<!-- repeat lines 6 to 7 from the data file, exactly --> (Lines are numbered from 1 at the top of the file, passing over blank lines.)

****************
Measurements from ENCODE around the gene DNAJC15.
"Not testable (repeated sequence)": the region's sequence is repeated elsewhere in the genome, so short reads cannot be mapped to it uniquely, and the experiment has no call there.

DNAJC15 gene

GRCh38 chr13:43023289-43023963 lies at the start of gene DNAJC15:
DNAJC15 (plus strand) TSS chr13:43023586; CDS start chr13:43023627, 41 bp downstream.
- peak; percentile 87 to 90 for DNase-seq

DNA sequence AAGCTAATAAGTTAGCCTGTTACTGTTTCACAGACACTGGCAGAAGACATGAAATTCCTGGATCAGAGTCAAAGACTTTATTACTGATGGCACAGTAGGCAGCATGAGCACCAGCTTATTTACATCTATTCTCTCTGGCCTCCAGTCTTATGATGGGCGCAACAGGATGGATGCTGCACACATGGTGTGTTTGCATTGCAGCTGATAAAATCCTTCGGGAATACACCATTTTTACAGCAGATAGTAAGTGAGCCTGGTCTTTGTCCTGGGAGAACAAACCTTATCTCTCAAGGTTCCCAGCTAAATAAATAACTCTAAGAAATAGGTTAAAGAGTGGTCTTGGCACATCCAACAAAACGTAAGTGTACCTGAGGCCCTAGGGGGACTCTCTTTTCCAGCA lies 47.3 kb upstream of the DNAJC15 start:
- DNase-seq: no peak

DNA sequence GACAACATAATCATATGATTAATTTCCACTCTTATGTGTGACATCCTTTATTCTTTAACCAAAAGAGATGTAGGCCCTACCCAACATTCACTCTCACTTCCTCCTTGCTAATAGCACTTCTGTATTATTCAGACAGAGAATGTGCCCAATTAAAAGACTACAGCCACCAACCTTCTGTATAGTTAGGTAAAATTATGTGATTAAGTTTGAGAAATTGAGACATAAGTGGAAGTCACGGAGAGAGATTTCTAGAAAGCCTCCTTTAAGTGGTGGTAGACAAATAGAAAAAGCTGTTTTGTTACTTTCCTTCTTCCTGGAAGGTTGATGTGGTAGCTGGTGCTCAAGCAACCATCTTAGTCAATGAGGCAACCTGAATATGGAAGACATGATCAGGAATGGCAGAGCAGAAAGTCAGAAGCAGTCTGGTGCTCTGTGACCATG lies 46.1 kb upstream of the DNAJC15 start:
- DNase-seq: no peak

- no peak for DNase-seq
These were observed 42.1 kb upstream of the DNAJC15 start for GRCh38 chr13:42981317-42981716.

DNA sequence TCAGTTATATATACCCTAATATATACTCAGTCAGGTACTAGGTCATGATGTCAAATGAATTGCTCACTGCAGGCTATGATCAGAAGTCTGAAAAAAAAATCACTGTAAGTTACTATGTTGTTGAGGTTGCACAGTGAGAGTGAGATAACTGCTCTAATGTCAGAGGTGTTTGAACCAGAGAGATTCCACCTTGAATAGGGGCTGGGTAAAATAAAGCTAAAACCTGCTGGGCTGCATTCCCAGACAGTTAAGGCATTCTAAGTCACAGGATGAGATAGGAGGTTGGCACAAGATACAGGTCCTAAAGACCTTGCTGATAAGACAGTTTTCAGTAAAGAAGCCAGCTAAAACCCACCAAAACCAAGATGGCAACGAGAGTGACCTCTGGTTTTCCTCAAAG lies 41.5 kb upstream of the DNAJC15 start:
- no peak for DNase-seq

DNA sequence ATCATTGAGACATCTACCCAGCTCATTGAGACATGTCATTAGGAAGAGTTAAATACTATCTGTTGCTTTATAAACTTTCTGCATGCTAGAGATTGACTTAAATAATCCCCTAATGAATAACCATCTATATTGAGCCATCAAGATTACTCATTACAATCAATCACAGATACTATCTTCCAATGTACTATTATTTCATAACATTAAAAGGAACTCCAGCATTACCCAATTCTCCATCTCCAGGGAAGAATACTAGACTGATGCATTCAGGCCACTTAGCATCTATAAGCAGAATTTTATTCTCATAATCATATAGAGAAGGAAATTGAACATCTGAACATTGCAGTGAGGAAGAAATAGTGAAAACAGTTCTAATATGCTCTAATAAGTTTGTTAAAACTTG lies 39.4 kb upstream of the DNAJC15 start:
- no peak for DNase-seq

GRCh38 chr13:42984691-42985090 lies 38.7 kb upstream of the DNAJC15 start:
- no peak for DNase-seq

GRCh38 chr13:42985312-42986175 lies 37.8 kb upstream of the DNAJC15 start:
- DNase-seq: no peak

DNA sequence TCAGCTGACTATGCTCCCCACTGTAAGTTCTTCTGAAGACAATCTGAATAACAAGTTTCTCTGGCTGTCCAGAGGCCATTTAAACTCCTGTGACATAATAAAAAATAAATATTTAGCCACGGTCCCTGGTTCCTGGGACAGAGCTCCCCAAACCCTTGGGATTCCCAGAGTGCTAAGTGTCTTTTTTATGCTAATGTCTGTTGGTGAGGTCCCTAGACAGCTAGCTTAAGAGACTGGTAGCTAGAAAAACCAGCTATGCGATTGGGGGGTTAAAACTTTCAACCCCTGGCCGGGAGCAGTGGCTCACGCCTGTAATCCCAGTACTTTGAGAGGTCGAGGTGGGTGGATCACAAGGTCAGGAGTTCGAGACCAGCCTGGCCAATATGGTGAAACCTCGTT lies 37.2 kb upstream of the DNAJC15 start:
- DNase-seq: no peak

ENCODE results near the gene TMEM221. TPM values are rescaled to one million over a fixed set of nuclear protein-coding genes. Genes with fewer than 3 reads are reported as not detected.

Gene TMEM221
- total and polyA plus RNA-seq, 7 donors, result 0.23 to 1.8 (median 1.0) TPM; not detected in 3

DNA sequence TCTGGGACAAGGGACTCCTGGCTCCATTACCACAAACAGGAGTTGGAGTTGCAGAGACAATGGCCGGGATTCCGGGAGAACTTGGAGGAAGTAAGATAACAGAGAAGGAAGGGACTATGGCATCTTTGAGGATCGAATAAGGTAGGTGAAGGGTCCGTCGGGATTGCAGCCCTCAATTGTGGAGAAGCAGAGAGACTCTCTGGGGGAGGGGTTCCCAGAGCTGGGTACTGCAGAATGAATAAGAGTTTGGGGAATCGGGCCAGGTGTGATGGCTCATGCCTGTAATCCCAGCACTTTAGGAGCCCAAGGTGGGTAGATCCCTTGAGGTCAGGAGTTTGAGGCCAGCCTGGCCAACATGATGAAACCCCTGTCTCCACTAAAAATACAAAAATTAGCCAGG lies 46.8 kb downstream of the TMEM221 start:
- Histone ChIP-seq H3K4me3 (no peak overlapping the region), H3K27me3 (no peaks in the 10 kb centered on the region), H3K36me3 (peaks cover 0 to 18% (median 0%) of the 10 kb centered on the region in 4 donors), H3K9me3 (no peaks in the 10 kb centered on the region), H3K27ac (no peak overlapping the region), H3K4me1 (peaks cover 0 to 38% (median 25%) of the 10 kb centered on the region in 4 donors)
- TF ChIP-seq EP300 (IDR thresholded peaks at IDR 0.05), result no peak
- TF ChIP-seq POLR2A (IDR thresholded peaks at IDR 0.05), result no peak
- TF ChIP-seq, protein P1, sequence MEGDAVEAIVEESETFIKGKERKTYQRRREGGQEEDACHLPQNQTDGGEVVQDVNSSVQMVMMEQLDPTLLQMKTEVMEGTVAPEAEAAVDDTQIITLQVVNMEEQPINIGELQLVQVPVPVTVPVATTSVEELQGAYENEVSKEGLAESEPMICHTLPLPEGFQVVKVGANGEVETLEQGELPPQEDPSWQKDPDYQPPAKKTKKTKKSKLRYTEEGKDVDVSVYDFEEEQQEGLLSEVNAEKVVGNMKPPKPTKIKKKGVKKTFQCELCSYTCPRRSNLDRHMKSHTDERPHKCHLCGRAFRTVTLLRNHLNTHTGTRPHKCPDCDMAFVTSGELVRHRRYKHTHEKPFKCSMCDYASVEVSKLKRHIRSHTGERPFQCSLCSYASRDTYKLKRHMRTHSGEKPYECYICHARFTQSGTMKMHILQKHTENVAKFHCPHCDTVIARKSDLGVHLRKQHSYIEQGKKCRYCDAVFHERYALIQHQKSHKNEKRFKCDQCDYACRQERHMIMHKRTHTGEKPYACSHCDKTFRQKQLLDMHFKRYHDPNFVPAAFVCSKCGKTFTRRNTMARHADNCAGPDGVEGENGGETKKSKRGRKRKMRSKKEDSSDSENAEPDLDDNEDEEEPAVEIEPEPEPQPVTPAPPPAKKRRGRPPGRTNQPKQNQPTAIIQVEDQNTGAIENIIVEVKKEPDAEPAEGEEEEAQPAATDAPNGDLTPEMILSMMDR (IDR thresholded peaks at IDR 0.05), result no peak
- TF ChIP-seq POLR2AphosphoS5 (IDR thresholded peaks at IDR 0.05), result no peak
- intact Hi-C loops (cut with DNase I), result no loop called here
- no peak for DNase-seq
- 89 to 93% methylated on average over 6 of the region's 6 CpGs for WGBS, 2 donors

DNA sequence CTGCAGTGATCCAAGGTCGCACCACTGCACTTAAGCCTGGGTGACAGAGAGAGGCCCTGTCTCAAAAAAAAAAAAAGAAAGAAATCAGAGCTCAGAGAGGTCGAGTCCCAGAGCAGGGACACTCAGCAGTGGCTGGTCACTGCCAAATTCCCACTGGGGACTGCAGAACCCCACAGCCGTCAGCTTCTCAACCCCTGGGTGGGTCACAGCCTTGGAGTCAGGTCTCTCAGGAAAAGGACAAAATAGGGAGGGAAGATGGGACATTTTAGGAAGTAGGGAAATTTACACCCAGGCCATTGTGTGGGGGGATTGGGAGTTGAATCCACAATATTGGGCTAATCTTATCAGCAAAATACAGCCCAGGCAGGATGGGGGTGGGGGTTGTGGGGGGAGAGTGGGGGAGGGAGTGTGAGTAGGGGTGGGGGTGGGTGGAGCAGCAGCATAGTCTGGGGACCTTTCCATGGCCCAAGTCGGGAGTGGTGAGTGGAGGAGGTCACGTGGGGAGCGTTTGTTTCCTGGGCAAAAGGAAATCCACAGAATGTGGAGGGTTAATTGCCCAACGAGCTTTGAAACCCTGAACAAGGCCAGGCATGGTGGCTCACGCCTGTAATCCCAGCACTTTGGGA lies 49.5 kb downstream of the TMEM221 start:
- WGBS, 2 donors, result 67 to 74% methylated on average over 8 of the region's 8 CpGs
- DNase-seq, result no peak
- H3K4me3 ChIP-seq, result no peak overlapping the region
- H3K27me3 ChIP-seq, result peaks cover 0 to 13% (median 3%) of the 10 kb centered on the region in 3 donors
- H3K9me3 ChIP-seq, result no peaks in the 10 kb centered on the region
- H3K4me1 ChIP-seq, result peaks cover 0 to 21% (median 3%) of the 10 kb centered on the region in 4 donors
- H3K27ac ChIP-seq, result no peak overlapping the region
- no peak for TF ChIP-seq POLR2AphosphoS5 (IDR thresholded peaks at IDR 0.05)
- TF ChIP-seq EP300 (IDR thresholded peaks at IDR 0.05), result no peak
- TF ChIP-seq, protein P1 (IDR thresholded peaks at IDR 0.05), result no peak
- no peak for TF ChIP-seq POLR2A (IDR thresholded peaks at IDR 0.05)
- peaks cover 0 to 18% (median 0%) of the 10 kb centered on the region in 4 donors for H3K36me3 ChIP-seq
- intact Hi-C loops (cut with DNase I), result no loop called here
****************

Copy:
- peak; percentile 87 to 90 for DNase-seq

DNA sequence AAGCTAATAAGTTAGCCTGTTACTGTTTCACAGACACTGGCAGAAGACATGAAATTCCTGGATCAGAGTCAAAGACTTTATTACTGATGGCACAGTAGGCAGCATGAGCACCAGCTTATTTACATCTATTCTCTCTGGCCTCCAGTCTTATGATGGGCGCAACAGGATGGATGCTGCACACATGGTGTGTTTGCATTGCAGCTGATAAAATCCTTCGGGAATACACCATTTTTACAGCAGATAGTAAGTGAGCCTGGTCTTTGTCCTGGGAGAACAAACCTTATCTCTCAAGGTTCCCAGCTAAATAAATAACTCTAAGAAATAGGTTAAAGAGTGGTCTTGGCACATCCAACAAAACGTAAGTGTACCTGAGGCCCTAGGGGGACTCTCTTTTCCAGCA lies 47.3 kb upstream of the DNAJC15 start: